dot_clear.gif - 43 Bytes
dot_clear.gif - 43 Bytes
dot_clear.gif - 43 Bytes
   Rare aircraft, extraordinary
   people and remarkable stories

CLICK HERE to go to the Great Planes index page

Hawker Hurricane

Click images to enlarge
Sea Hurricane Mk IB.jpg
Flown by Andy Sephton, the Shuttleworth Collection's Sea Hurricane Mk IB has the oldest Merlin engine still in use.     (photo by John Dibbs)

The Hawker Hurricane was a major milestone in the evolution of British fighter planes. Monoplanes weren't new to the type, but the Hurricane set new standards of armament and performance in one stroke. When it appeared in 1935, with eight guns, it was the world's most heavily armed fighter, and it was Britain's first to exceed 300mph.

Delivery of the Hurricane to the squadrons began at the end of 1937, and in 1940, the plane went on to play a major role in the Battle of Britain. Although much of that glory must be shared with the Supermarine Spitfire, the Hurricane did the majority of the defensive work. There were 32 Hurricane squadrons in the battle (compared to 19 Spitfire squadrons), and the Hurricane's simple structure enabled damaged aircraft to be repaired more quickly. Its easy-maintenance features also reduced turnaround time.

Design of the Hurricane began in January 1934, as a private venture by the Hawker Aircraft Company of Kingston-On-Thames, when Sidney Camm became aware of a new 910hp Rolls-Royce engine that was being developed. Camm sought to design a new monoplane to capitalize on this advanced engine, which was later ordered into production as the famous "Merlin."

Previous Hawker fighters had all been biplanes, and the new Hurricane was a prime example of a transitional design. The details of the fuselage, tail, nose and radiator of the monoplane closely resembled those of the biplanes, but its major difference was the fitting of a metal-frame, fabric-covered monoplane wing that contained an inward-retracting landing gear. In September 1934, Hawker showed drawings of the new design (which used two nose guns and one gun in each wing) to the Air Ministry. An official specification was written to cover the design, and on January 10, 1934, a contract for a prototype was awarded.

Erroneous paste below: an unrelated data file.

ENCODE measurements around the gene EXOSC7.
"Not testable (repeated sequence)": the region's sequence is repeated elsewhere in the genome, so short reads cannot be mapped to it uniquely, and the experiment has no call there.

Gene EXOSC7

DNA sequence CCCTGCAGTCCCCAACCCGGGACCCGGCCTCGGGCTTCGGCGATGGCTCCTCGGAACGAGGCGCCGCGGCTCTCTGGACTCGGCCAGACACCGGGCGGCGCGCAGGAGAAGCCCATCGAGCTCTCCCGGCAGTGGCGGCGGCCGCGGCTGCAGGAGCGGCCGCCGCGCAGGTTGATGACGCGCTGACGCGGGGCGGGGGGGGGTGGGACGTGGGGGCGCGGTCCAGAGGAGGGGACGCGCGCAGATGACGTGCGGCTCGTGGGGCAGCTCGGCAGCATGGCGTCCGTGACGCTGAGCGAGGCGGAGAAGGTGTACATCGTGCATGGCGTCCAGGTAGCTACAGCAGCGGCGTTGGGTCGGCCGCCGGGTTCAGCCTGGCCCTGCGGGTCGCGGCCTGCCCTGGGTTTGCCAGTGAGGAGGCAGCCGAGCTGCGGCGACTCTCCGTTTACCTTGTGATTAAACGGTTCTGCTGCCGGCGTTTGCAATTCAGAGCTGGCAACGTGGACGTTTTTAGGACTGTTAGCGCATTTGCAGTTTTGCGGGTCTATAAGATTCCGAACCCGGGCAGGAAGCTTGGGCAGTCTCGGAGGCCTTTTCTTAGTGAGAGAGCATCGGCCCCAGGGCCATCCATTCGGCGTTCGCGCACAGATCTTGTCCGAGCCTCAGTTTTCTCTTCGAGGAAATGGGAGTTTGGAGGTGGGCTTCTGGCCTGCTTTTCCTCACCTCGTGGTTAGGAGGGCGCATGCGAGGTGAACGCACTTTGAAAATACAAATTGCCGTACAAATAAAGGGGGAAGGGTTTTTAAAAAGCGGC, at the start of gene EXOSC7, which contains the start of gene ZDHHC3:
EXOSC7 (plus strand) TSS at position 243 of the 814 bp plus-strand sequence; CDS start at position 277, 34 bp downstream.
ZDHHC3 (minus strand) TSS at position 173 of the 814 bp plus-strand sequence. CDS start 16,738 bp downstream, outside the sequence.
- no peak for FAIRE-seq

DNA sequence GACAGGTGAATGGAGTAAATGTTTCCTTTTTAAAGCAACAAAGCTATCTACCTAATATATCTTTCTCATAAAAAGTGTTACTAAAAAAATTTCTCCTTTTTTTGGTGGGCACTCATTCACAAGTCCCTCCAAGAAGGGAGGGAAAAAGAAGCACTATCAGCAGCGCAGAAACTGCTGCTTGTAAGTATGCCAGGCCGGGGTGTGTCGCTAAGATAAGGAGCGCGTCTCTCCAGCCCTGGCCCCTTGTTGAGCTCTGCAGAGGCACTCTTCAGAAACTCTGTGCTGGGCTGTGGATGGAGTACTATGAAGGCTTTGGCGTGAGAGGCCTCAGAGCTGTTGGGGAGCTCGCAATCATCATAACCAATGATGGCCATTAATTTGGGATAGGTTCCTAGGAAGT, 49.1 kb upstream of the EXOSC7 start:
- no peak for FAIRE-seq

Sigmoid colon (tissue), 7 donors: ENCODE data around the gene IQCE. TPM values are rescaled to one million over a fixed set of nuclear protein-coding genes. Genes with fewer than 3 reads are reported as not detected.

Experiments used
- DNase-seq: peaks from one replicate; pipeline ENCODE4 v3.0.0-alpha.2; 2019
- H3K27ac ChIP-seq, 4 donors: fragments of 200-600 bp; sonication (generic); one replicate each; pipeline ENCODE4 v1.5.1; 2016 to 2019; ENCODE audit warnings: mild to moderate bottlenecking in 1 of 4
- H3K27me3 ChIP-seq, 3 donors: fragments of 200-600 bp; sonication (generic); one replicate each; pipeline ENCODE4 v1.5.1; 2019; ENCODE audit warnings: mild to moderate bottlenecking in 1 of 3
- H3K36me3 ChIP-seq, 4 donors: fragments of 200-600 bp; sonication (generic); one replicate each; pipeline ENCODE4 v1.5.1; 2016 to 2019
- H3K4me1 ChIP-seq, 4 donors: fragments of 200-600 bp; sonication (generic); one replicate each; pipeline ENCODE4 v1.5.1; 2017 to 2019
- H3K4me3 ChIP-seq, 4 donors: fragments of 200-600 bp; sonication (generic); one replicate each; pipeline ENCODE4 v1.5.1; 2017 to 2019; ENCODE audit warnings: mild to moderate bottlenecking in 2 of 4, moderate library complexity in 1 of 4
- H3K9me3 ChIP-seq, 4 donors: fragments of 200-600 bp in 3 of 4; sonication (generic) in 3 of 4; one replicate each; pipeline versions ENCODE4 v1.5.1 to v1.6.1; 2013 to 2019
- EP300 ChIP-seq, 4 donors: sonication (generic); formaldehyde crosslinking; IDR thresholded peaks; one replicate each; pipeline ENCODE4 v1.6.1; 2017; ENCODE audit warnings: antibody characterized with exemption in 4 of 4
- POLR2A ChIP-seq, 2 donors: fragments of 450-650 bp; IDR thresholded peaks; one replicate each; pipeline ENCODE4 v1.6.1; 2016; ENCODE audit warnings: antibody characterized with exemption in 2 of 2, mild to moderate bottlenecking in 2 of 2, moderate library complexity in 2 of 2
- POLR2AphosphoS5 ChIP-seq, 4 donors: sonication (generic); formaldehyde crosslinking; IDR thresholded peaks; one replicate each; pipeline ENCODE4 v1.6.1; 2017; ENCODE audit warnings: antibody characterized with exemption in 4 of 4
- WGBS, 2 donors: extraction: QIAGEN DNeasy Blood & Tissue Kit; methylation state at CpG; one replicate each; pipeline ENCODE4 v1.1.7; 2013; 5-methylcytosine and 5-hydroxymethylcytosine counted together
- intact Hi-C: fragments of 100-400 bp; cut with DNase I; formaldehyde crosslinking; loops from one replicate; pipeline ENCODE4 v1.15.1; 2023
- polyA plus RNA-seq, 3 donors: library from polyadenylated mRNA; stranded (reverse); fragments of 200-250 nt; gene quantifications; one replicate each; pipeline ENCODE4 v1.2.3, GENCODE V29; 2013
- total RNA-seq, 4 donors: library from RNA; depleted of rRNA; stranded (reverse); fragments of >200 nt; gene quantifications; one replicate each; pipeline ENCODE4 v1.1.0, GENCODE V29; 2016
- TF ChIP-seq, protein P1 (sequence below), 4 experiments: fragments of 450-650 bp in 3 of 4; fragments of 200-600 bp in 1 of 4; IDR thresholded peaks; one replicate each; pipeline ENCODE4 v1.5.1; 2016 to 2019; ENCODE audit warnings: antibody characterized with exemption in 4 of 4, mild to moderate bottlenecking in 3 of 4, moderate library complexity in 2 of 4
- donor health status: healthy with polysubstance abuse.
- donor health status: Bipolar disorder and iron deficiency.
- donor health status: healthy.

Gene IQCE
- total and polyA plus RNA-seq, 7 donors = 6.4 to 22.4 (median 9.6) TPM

During construction, the armament was revised to use eight .303-rifle-caliber machine guns that were entirely enclosed in the thick wing. The prototype flew on November 1, 1935, and demonstrated a high speed of 315mph at 16,200 feet (5,000 meters). Production orders followed for a total of 3,759 Hurricane Is, and later models brought the total number of Hurricanes to 14,557.

Early production Hurricanes were fitted with 1,030hp Merlin II engines that drove two-blade, fixed-pitch, wooden propellers, but these were soon replaced with variable-pitch, three-blade metal units. Production was increased by building Hurricanes at the Gloster Aircraft Company and the Austin Motor Company in England and at the Canadian Car and Foundry Company in Canada. Licenses to build Hurricanes were also granted to some "friendly" countries, but the outbreak of war canceled most of these projects.

Hurricane Mk II.jpg
Hurricane Mk II owned by the Real
Aeroplane Co. of Breighton, England.

dot_clear.gif - 43 Bytes
(photo by John Dibbs)